The training on Echo Wall itself showcased Scotland at its weather worst and best. The highlight for me was Dave’s training run over Tower Ridge, a ridge that most people tackle roped up.
It was fascinating to listen to Dave’s philosophy on risk and to watch him on hand and knees on his hall floor making a reinforced thighpad (next years must haves) and explaining how it would give him a few minutes rest time on the climb just before the crux (the hardest part where he could fall off).
The actual attempt is arresting, I have no idea what Claire must have been feeling behind the camera and I wonder if having her there makes any difference to Dave’s obvious sound attitude.
I won’t spoil the ending for you but will recommend that, if you are planning to buy a Christmas DVD for an adventure hungry relative or Discovery Channel junkie, then this is guaranteed to thrill.
As a novice film maker, Claire must be applauded for the production of the film. The appropriate and evocative music is ModernTrad and very desirable to own. She would have been spoiled for choice of scenery shots in Scotland, in this instance the choices shows relevant locations, using the best light and angles. Even the fun shots of the pair digging a snow pack off the route lightens the tension and makes the whole project feel intimate.
I suspect we won’t see a perfume range produced by Brand Macleod but I predict that thigh pads and hopefully the movie soundtrack will be the next offering. Even an art installation at the Glasgow Centre for Contemporary Arts (CCA) is a possibility.
The DVD can be purchased from www.davemacleod.com and selected outdoor stores.
Friday, 10 October 2008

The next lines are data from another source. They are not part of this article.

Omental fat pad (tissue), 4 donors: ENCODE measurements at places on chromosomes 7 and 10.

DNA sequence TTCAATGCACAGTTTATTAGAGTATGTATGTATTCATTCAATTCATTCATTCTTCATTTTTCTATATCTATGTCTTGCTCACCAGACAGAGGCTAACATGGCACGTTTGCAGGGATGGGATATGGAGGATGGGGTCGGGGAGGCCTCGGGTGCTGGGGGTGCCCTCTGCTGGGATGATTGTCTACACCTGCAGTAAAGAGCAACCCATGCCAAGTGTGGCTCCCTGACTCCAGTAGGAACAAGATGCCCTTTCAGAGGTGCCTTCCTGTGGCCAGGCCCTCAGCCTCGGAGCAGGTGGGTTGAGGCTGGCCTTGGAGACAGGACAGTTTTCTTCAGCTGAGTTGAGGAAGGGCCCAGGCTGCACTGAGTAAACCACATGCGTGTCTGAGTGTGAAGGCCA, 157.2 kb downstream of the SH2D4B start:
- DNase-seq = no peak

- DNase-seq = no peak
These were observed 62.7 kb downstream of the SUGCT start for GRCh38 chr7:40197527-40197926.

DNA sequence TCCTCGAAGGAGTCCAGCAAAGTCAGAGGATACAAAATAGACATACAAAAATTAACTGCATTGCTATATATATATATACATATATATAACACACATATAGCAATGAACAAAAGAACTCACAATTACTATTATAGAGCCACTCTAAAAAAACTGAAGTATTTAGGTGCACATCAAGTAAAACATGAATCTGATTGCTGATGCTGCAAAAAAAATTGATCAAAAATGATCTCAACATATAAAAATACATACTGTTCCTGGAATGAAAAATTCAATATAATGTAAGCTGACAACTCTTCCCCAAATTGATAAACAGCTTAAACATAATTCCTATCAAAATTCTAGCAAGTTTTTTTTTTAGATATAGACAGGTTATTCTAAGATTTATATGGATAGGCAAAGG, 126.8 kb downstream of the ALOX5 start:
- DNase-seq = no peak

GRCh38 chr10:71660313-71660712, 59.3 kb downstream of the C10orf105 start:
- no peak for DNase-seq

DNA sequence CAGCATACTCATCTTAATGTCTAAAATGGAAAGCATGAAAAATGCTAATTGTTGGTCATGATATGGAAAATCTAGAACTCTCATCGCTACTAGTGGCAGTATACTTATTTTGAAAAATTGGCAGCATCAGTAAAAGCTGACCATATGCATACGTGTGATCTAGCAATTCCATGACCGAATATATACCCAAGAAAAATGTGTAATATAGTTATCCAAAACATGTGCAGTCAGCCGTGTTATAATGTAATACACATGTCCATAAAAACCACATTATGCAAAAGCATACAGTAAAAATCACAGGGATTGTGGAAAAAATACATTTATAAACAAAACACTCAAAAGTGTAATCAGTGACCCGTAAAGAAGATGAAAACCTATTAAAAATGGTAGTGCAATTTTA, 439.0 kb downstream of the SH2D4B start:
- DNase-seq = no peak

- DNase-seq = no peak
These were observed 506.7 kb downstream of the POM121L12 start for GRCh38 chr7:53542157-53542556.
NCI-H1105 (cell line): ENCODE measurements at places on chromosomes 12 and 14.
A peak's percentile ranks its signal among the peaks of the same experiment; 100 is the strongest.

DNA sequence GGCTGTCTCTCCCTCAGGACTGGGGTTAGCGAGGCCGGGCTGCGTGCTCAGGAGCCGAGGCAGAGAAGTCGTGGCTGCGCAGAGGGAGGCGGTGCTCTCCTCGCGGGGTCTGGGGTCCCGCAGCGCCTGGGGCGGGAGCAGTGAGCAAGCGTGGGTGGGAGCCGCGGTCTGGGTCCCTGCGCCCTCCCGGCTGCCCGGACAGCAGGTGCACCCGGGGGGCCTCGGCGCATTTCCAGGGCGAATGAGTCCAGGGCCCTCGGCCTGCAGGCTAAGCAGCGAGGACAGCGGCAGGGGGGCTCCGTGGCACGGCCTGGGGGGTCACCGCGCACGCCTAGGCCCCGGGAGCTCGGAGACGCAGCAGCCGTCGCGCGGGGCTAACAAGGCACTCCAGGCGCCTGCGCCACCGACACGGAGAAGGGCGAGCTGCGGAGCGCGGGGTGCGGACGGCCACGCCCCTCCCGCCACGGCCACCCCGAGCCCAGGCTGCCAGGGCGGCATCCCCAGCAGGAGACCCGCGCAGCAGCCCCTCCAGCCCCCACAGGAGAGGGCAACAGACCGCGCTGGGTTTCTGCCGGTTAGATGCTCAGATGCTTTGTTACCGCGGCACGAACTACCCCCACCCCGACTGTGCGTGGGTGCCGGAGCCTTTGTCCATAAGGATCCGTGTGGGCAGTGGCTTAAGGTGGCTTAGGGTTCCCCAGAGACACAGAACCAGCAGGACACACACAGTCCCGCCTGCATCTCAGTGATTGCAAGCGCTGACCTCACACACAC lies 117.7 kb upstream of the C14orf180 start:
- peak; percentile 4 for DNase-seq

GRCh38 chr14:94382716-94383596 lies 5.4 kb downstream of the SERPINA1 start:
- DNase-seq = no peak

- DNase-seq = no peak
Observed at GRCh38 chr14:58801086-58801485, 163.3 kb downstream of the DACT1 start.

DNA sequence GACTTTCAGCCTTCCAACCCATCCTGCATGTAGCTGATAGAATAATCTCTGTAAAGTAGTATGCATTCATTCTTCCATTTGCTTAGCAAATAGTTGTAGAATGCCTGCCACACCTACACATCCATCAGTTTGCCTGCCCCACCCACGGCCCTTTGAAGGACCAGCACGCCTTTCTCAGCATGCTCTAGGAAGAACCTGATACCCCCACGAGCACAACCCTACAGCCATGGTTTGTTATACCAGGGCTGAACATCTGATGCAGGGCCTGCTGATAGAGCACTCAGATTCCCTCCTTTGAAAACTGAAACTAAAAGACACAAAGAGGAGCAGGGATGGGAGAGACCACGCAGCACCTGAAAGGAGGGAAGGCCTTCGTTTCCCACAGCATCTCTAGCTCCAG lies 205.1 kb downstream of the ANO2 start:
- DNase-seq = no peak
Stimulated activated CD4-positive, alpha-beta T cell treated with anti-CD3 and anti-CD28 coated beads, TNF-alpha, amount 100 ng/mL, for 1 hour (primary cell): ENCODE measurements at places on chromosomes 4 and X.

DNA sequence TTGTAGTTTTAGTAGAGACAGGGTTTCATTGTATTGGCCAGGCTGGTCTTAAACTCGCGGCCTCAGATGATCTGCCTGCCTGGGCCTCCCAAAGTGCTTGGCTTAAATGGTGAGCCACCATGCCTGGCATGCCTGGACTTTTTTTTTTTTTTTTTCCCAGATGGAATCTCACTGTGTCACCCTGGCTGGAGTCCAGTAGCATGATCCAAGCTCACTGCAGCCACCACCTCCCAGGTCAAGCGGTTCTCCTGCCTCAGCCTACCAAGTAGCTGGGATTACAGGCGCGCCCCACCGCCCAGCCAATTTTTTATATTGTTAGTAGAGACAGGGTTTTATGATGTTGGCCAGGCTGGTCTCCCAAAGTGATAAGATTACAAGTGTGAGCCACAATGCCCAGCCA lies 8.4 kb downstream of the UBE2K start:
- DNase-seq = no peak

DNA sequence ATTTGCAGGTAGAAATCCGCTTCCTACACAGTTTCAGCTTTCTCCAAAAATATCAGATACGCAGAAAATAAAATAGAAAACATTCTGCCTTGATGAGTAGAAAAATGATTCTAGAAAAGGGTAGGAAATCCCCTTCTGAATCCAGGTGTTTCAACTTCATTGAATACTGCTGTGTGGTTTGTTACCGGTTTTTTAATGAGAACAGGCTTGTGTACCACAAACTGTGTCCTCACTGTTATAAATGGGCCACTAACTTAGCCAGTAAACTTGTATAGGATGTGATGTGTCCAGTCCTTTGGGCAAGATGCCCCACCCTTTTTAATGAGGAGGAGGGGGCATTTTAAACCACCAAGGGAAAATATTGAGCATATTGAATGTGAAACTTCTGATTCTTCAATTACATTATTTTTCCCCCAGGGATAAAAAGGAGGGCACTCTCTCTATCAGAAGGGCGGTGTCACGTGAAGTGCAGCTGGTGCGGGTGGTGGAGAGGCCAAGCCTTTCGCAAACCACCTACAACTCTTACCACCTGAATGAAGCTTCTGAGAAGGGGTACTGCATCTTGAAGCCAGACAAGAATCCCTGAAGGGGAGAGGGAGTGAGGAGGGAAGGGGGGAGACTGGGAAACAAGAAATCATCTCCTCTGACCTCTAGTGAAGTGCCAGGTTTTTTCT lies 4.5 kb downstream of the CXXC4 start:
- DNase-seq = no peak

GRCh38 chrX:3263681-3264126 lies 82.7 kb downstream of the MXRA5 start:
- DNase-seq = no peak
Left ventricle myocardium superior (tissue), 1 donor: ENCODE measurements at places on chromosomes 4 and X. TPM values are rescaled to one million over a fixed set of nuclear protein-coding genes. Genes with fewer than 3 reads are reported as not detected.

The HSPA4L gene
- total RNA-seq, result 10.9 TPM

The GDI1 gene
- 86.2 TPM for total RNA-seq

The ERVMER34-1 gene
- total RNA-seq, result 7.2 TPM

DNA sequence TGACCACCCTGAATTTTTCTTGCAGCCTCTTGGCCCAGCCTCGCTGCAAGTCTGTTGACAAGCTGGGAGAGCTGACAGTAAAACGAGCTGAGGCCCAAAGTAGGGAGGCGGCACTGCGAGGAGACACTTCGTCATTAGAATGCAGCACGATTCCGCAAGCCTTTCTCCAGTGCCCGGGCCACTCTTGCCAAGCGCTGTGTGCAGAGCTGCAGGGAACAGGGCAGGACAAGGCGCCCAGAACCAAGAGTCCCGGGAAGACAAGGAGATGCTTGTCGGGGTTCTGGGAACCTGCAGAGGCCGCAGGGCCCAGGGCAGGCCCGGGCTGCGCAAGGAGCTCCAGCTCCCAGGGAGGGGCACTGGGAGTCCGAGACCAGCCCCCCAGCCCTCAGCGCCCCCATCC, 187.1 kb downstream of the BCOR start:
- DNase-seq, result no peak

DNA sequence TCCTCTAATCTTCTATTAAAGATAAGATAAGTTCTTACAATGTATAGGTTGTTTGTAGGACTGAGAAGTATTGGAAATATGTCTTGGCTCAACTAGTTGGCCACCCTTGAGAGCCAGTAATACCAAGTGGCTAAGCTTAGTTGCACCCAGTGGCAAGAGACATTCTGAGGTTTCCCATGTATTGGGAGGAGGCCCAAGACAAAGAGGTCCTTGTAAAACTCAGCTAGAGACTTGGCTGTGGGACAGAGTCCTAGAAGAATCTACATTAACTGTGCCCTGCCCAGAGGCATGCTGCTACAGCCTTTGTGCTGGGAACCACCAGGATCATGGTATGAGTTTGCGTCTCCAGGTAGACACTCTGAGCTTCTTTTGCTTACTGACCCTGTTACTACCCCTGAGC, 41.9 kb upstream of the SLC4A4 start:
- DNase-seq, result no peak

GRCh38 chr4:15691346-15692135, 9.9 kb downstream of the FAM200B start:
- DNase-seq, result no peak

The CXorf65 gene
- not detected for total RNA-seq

The Memorial, Lochore Meadows (the meedies)
Yesterday was National Poetry Day and I had something on my list that could no longer be avoided – to read my poetry in public.
I woke in the morning and decided there and then it had to be done. To prevent me wimping out at the last minute, I emailed my intended participation to the organiser of the Scottish Federation of Writers’ poetry event that was due to happen in Glasgow’s Gallery of Modern Art(GOMA)library. All the way into town I psyched up, reminding myself that I had climbed the Inn Pin on Skye and hadn’t been this scared. What was I scared of? I was only reading, I wasn’t going to fall off a podium to my death.
The problem is that I suspect I have mild dyslexia, my reading is atrocious, my spelling even worse. Visions of me standing in front of the School assembly and stumbling through passages from the bible still haunt me and bring me out in cold bile. Now that I am writer, I find that reading my own work is even worse. Whenever I read out at my local writing group my throat closes up and I sound like a throttled chicken.
At the GOMA the show was in fair flow when I arrived. My two writing buddies Frances and Sarah came along for moral support and to make sure I didn’t bolt. As I sat and waited for my name to be called, I could feel my face and neck redden, this often happens when I am nervous. Then a strange calm came over me. This is my inevitability period when I know I will go the whole way. It happened to me as I sat in the car at the beginning of my driving test and it happened as I stood at the start of the Inn Pinn climb. I recognised this feeling and decided that I could do it. My name was called and I stood up in front of twenty odd people, I held a microphone tight and read my two poems. It was fantastic, I was so happy, I still am.
The theme of National poetry day was Work and being brought up in Fife I read two poems about the industry there. The first Cut Fingers is about the fishing industry, I explained how a fisherman’s jersey is knitted with individual patterns to make it easier to identify drowned sailors. The second poem Colliery Requiem is on my website and is about the closed pits on the Auchterderran Backbone seam in West Fife.
Here they are below, I hope you like them.
Cut fingers twist coarse yarn,
A new bride adds her history.
Bramble, moss, lover’s knot,
her family’s texture wovening.
Cut fingers mending nets,
salty, worn, stinging.
The beacon calls, guiding home.
Harbour walls embrace them.
Cut fingers casting off.
Storm brews then rages.
Hook their bodies, reel them in.
Life’s threads unravelling.
Minto, come away, you've had a hard life,
your belly, ripped apart, with nought to show.
Your master tired of grafting,
searching for a prettier face.
Nelly and Mary you were raped in your youth,
became killers of children and men
You were treated like whores,
then cast aside on the heap.
Jenny Gray , are you there? Or lost in time,